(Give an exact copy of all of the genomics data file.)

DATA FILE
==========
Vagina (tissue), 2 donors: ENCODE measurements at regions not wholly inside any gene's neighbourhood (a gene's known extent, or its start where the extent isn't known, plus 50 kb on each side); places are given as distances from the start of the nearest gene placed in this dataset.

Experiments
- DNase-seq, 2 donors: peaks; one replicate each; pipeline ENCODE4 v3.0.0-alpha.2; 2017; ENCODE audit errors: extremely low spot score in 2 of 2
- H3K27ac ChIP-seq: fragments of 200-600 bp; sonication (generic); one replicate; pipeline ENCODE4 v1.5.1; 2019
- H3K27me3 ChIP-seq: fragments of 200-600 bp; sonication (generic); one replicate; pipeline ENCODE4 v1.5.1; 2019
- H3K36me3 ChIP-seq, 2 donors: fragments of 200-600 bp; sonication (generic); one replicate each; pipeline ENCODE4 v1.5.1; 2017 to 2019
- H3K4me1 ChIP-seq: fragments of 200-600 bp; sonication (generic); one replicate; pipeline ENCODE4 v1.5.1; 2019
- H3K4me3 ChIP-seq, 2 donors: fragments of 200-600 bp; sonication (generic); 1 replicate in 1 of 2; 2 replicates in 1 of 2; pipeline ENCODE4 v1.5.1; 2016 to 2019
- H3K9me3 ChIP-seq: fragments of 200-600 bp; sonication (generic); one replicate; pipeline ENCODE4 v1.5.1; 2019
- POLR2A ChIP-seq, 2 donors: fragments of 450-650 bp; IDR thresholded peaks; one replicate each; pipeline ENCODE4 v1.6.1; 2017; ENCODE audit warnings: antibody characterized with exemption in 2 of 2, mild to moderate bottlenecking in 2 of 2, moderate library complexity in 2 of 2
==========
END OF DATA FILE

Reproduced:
Vagina (tissue), 2 donors: ENCODE measurements at regions not wholly inside any gene's neighbourhood (a gene's known extent, or its start where the extent isn't known, plus 50 kb on each side); places are given as distances from the start of the nearest gene placed in this dataset.

Experiments
- DNase-seq, 2 donors: peaks; one replicate each; pipeline ENCODE4 v3.0.0-alpha.2; 2017; ENCODE audit errors: extremely low spot score in 2 of 2
- H3K27ac ChIP-seq: fragments of 200-600 bp; sonication (generic); one replicate; pipeline ENCODE4 v1.5.1; 2019
- H3K27me3 ChIP-seq: fragments of 200-600 bp; sonication (generic); one replicate; pipeline ENCODE4 v1.5.1; 2019
- H3K36me3 ChIP-seq, 2 donors: fragments of 200-600 bp; sonication (generic); one replicate each; pipeline ENCODE4 v1.5.1; 2017 to 2019
- H3K4me1 ChIP-seq: fragments of 200-600 bp; sonication (generic); one replicate; pipeline ENCODE4 v1.5.1; 2019
- H3K4me3 ChIP-seq, 2 donors: fragments of 200-600 bp; sonication (generic); 1 replicate in 1 of 2; 2 replicates in 1 of 2; pipeline ENCODE4 v1.5.1; 2016 to 2019
- H3K9me3 ChIP-seq: fragments of 200-600 bp; sonication (generic); one replicate; pipeline ENCODE4 v1.5.1; 2019
- POLR2A ChIP-seq, 2 donors: fragments of 450-650 bp; IDR thresholded peaks; one replicate each; pipeline ENCODE4 v1.6.1; 2017; ENCODE audit warnings: antibody characterized with exemption in 2 of 2, mild to moderate bottlenecking in 2 of 2, moderate library complexity in 2 of 2